Mexborough and Swinton Times August 3, 1928
Fearful Tragedy At Mexboro
Young Girl Decapitated.
Demented Father Runs Amok.
” Oh Mother ! It’s Murder.”
Grandmother’s Terrific Experience.
Child’s Head Picked Up.
In circumstances of the utmost, horror and pathos a ghastly murder was committed early this morning at Pitt Street, Mexborough, a house occupied by Harold Marsden, aged 37, his wife, Ada,their five children: Mary, aged 10; Nora, aged 8; Edna, aged 6;, Norman, aged 4; and David, aged 16 months.
Shortly before four o’clock Mr. Reginald Atkinson, who lives next door at No. 1, was aroused by a sudden uproar. He heard screams and banging, and realised that Mrs. Marsden was calling for help. He heard her cry as she knocked, “Come and get us out, Reg, he’s gone mad! ”
He ran downstairs and across to the house of the Marsdens at the opposite side of the party entry, and as he reached the back door he heard Mrs. Marsden turning the key and saw her in the doorway, holding the child Edna. She was dazed and in a state of collapse. As he passed into the house he heard Marsden upstairs roaring. He went to the stairs and there met the three ,children—Nora, Norman and David—coming down. Meanwhile Mrs. Marsden had rushed across to her mother-in-law, Mrs. Luke Marsden, who lives on the other side of the street at No. 2, and she came at once. Running straight upstairs she found her son sitting on the bed in the back bedroom, the room occupied by Mary and l]dna.
He was swaying and groaning, and she heard him say feebly as she entered ” Oh, mother, it’s murder! ” He put his hands about her arms, and held her so tightly that at first she thought le was about to attack her.
She tried to soothe him but he continued to groan, and she then noticed that he was bleeding `profusely from the neck. She said, ‘ Come and lie down here for a moment,” and with that she took a pillow from the bed ad laid it down on the floor.
Then, to her unutterable horror, she picked up, without for the moment realising, the head of her little granddaughter, Mary. In the half-light of dawn and in the confusion and bewilderment of the whole scene, she had not noticed the child. Now she recognised the child’s face and, turning to the bed, saw the trunk of the poor little thing lying upon it.
The other little girl, Edna, had been snatched up from the bed by her mother and taken downstairs. When Mrs. Marsden realised to the full the A horror of what had occurred she almost collapsed, but but with a violent effort she kept control of herself and. continued to attend to her son, who was fast I growing weaker and began to ramble incoherently about the war.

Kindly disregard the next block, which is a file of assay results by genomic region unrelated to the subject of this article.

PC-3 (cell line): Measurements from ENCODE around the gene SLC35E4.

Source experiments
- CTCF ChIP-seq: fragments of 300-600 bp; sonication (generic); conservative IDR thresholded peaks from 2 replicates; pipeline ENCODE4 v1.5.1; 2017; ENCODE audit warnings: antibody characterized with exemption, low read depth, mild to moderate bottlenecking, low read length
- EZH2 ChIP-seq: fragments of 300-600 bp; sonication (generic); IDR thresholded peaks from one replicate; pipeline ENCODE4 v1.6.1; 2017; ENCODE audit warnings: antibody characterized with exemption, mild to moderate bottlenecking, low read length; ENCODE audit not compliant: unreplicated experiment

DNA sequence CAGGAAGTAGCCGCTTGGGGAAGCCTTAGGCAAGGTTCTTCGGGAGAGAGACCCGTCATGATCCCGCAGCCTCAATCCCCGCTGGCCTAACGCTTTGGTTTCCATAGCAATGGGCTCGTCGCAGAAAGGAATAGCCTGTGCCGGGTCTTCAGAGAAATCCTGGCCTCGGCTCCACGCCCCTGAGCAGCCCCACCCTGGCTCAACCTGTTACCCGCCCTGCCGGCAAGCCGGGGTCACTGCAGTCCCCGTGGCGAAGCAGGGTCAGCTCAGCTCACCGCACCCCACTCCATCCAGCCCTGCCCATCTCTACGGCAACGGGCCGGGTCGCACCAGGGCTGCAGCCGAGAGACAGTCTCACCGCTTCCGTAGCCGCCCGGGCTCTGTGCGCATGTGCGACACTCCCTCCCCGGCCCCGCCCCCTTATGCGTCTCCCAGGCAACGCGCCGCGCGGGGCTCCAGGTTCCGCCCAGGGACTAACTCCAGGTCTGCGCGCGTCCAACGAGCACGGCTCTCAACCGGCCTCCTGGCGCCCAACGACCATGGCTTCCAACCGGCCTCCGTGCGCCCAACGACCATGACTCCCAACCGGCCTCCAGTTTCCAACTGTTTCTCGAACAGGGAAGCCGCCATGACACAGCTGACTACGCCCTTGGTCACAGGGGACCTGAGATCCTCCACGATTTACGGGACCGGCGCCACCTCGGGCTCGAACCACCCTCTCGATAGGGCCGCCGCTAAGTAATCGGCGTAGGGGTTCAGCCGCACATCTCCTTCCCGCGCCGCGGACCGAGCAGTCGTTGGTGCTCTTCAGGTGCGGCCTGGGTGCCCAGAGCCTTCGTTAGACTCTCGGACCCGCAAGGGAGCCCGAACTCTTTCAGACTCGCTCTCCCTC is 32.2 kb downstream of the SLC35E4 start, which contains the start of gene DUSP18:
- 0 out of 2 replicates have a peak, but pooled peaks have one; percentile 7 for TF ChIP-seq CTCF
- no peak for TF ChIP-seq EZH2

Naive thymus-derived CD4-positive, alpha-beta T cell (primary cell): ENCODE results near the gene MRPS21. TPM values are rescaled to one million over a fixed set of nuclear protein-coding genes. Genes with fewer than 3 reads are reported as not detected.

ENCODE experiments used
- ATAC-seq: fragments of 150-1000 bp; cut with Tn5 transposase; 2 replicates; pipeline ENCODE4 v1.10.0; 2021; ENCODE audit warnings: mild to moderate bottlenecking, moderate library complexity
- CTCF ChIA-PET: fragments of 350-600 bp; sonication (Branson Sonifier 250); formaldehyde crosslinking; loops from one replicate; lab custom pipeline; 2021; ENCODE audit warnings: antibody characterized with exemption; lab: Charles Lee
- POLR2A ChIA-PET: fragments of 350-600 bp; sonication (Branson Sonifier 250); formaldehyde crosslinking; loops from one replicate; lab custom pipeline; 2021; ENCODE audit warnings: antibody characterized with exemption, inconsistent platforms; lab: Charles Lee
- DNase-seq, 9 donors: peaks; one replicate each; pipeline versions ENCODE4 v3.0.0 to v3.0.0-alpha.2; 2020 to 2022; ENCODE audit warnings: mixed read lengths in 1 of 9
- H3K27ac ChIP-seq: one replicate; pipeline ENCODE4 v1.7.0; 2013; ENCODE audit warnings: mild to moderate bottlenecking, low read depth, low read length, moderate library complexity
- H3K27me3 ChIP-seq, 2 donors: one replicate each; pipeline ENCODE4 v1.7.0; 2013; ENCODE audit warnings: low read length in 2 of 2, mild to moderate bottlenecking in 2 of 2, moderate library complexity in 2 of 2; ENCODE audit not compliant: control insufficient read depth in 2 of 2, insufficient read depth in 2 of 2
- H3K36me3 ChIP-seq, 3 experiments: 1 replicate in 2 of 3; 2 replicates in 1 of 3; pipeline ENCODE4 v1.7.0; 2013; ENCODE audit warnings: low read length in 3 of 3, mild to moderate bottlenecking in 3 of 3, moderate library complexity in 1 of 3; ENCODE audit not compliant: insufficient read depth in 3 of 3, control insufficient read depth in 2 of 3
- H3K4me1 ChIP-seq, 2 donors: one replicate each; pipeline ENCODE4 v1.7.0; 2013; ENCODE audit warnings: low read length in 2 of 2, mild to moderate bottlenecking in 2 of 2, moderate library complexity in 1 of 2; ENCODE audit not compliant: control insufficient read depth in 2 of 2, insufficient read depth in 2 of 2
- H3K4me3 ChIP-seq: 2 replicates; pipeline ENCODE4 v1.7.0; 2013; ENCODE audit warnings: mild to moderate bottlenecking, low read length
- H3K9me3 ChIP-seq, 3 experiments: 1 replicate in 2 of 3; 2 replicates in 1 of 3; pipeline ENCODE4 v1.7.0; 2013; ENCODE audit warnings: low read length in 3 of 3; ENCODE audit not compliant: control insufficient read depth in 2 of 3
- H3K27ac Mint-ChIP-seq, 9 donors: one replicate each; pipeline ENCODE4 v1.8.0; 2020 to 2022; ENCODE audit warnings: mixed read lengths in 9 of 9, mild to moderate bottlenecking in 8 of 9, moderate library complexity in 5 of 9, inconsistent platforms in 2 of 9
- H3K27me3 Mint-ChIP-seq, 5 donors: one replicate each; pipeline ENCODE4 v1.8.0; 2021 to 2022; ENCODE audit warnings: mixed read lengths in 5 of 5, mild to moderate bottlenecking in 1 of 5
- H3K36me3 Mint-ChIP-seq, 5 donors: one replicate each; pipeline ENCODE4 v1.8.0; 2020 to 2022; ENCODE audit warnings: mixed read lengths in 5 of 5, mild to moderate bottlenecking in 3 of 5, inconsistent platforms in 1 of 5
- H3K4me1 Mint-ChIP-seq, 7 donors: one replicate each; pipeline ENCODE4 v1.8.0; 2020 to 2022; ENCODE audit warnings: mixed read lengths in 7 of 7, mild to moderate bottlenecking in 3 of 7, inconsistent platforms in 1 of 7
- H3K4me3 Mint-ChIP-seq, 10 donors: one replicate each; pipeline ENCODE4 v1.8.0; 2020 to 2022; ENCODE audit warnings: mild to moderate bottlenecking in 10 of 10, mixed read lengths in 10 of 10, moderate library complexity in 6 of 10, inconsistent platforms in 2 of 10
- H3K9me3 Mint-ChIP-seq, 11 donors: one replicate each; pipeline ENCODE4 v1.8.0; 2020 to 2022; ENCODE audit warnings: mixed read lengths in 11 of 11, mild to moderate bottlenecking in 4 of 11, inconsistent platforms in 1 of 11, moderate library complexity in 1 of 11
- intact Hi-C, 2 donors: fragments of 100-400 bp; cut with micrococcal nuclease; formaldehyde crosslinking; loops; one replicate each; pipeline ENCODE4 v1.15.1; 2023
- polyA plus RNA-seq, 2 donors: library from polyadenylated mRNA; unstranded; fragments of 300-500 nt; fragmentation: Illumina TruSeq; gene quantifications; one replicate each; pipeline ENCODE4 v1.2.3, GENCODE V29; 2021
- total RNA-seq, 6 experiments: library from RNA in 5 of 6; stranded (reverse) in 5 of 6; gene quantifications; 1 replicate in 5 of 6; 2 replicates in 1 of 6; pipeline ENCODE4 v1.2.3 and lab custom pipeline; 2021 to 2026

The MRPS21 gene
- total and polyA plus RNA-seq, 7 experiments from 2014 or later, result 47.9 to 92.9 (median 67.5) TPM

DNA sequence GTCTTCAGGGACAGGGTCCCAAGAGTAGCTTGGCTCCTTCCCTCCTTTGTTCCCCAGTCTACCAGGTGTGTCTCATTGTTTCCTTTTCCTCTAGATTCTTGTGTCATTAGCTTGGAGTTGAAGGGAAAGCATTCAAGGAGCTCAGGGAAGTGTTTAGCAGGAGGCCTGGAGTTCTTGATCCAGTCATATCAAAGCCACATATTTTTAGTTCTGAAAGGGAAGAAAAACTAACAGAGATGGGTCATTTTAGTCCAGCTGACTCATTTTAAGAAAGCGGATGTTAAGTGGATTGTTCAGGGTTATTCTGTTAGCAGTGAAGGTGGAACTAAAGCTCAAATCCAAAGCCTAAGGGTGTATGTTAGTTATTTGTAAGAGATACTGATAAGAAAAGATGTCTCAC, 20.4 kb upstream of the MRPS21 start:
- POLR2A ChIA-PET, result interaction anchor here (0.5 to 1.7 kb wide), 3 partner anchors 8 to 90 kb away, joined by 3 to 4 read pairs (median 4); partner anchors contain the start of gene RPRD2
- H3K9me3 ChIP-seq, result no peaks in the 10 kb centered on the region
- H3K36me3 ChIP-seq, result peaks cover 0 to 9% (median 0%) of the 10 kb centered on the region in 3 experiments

She told a ” Times ” reporter afterwards that all he could say was: “Oh, mother! ” and. talked. about the war and bayonets.
Meanwhile, the police arrived and took charge, and Dr. J. J. Huey attended to the wounded man, whose injuries are serious but probably not fatal, and. saw him dispatched to the Fullerton Hospital at Denaby Main.
The four surviving children were taken to the house of the Atkinsons, where they are being cared. for with their mother.
The mother was this morning too dazed and distraught by her terrible ordeal to give any clear account of the tragedy. Nor, indeed, was she questioned.
When a “Times ” reporter called later in the morning he found the house in confusion and the bedroom in which the ghastly affair took place was a horrible sight. The body of the poor victim had been taken into one of the lower rooms, which was locked. Three of the surviving children were in the garden gravely regarding the passers-by and only dimly conscious that something strange and terrible had taken place.
There seems to be little doubt that Marsden has been gravely affected by his war experience. He was a reservist in the R.A.M.C. before the war and served throughout. He still on the reserve. His war service, which was severe, seriously affected his nervous system and his general health and for long time past year showed increasing signs of nervous trouble. He is a miner, ordinary employed at Denaby Main, but for the last seven weeks had been too ill to work has been on compensation for an injury. Only last Monday he had a slight seizure while in Doctor Huly’s surgery. Owing to the state of his health he had become very moody and depressed, so much so that his condition was marked and discussed by the neighbours.
“Only last night,” said Mrs Atkinson, “I remarked to his wife how ‘funny’ he was, she said, “yes, but am not afraid that he will do anything to us.”
Marsden bears a very good character as a workman and in domestic and private life. In spite of his ill-health and Murray has been a kind and considerate husband and father, and his married life has been a happy one.
His wife, whom he married during the war, is a Conisbrough girl, former Ada Farmerly.
The poor little victim of a terrible scene in their home this morning was born towards the end of the war. Marsden came his pen from Sheffield to Mexborough for 24 years ago, and since the war has lived in the house he now occupies, opposite that of his parents.
This dreadful tragedy is one third of the kind that has occurred in that district during the last five or six years.
After the police and doctor had been summoned, and before their arrival Mr Atkinson another neighbour, Mr Ernest Robins, took care of Marsden, who by that I was in a very weak condition but was able to talk incoherently. “All his talk,” said Mr Atkinson,” was of the war, and he spoke constantly of Delville Wood